Somewhere between disastrous and cataclysmic

Paul Waldman at the Washington Post underlines the obvious: if you think Trump is going to do away with “the establishment,” you’re smoking something.

This was near the heart of Trump’s appeal to the disaffected and disempowered: Send me to Washington, and that “establishment” you’ve been hearing so much about? We’ll blow it up, send it packing, punch it right in the face, and when it’s over the government will finally be working for you again. And the people who voted for Trump bought it. After all, he’s no politician, right? He’s an outsider, a glass-breaker, a guy who can cut out the bull and get things done. Right?

But the idea that he would do this was based on a profound misunderstanding of what the establishment actually is, and who Donald Trump is.

An organizational chart of Trump’s transition team shows it to be crawling with corporate lobbyists, representing such clients as Altria, Visa, Coca-Cola, General Electric, Verizon, HSBC, Pfizer, Dow Chemical, and Duke Energy. And K Street is positively salivating over all the new opportunities they’ll have to deliver goodies to their clients in the Trump era. Who could possibly have predicted such a thing?

Everyone. Absolutely everyone. Mr Rich Guy favors policies that help rich guys; stop the presses!

What are the priorities Trump and the Republican Congress will be pursuing right out of the gate? There’s the repeal of the Affordable Care Act, of course. “Take that, establishment!”, 20 million people can say when they lose their health coverage. Next on the list is that eternal Republican priority, cutting taxes. If you’re waiting for your fat rebate from the government once the establishment has been sent packing, you’re in for a shock. It won’t actually be Trump’s plan precisely that will pass Congress and he’ll sign, it will be some combination of what he wanted and what congressional Republicans want. But the two share a driving principle in common, and you may want to sit down while I tell you that helping regular folks is most definitely not it.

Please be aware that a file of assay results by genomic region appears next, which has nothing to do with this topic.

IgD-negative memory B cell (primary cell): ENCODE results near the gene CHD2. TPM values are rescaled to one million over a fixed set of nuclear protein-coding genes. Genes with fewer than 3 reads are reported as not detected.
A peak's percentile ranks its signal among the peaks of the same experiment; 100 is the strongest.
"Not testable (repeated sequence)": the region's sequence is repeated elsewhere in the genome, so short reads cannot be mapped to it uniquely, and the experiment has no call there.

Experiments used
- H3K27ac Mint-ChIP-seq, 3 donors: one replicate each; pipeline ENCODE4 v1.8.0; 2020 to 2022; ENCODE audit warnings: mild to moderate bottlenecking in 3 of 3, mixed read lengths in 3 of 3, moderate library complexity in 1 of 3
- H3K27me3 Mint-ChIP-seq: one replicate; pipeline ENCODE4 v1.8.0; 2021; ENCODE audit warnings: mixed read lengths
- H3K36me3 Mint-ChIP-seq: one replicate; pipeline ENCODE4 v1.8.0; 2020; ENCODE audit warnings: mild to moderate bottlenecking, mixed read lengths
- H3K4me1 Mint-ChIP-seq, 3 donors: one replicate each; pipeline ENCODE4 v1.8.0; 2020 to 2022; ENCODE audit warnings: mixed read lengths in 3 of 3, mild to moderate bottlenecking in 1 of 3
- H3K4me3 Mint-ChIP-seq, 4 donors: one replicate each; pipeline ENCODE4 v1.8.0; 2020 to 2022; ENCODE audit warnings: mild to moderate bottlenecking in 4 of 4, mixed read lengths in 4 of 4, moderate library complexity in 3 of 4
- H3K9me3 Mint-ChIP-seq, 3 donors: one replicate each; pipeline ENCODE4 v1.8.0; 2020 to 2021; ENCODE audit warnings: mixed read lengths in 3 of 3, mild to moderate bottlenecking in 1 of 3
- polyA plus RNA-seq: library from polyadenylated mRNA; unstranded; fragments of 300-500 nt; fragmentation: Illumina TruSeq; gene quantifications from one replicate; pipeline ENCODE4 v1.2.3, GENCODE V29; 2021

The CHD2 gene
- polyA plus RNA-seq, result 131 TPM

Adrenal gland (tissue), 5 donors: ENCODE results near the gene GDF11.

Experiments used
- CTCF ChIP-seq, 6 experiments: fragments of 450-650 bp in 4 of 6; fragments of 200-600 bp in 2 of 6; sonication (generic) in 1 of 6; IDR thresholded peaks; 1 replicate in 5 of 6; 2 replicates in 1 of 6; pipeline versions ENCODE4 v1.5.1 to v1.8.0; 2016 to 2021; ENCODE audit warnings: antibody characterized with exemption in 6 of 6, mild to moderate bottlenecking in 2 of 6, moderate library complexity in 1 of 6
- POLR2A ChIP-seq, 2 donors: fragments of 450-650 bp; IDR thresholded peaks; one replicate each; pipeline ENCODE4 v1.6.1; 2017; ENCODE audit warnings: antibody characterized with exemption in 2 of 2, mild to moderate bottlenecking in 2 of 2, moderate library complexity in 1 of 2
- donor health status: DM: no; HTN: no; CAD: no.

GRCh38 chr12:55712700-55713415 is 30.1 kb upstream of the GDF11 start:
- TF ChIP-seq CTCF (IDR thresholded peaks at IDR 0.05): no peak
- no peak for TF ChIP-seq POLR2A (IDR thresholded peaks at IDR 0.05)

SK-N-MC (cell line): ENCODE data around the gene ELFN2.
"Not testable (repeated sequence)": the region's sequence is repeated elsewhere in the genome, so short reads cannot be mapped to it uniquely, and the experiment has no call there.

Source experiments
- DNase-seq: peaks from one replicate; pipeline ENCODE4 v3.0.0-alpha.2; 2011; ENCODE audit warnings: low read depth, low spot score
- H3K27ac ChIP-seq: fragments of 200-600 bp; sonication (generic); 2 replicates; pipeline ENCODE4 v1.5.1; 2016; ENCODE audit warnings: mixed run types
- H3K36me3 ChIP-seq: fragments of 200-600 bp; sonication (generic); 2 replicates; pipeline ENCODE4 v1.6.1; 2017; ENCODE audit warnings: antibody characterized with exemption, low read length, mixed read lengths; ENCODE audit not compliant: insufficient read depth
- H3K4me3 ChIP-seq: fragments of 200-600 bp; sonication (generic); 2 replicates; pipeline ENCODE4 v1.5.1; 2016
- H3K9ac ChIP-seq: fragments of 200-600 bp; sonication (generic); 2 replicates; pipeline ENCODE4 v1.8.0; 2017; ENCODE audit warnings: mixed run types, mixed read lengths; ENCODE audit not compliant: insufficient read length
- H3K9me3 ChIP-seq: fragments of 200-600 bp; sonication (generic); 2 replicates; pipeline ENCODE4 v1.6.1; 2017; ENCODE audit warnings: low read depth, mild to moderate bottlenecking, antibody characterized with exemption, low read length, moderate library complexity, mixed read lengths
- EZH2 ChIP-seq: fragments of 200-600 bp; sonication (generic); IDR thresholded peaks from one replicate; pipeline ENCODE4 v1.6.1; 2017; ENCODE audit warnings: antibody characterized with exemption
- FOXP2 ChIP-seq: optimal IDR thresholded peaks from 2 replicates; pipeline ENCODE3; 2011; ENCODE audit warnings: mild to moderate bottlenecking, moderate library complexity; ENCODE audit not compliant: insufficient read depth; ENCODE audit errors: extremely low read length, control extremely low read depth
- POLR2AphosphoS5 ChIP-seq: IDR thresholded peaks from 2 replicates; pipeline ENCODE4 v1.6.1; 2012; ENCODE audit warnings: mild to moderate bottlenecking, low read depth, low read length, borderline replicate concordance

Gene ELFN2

No, their commitment is to be of service to that most oppressed and forgotten group of Americans, the wealthy. Trump’s tax plan would give 47 percent of its benefits to the richest one percent of taxpayers. Paul Ryan’s tax plan is even purer — it gives 76 percent of its cuts to the richest one percent in its first year, and by 2025 would feed 99.6 percent of its benefits to the top 1 percent.

One in the eye for those establishment types, right? Making the obscenely rich even richer; that’s how it’s done.

Now to be clear, the fact that in some ways — hiring lobbyists, cutting taxes for the wealthy, gutting regulations — Trump is going to be little different from any other Republican president doesn’t mean that he isn’t uniquely dangerous. He’s reckless, impulsive, vindictive, hateful, and authoritarian, and his presidency is going to be somewhere between disastrous and cataclysmic, likely in ways we can’t even imagine yet.

But one thing it will not be is a threat to the establishment, or the system, or whatever you want to call it. The wealthy and powerful will have more wealth and power when he’s done, not less. There’s a lot that Trump will upend, but if you’re a little guy who thinks Trump was going to upend things on your behalf or in order to serve your interests, guess what: you got suckered.

I expect what will happen is that an army will come to all our doors, break them down, and take away all our stuff to sell on eBay, proceeds to benefit the rich.

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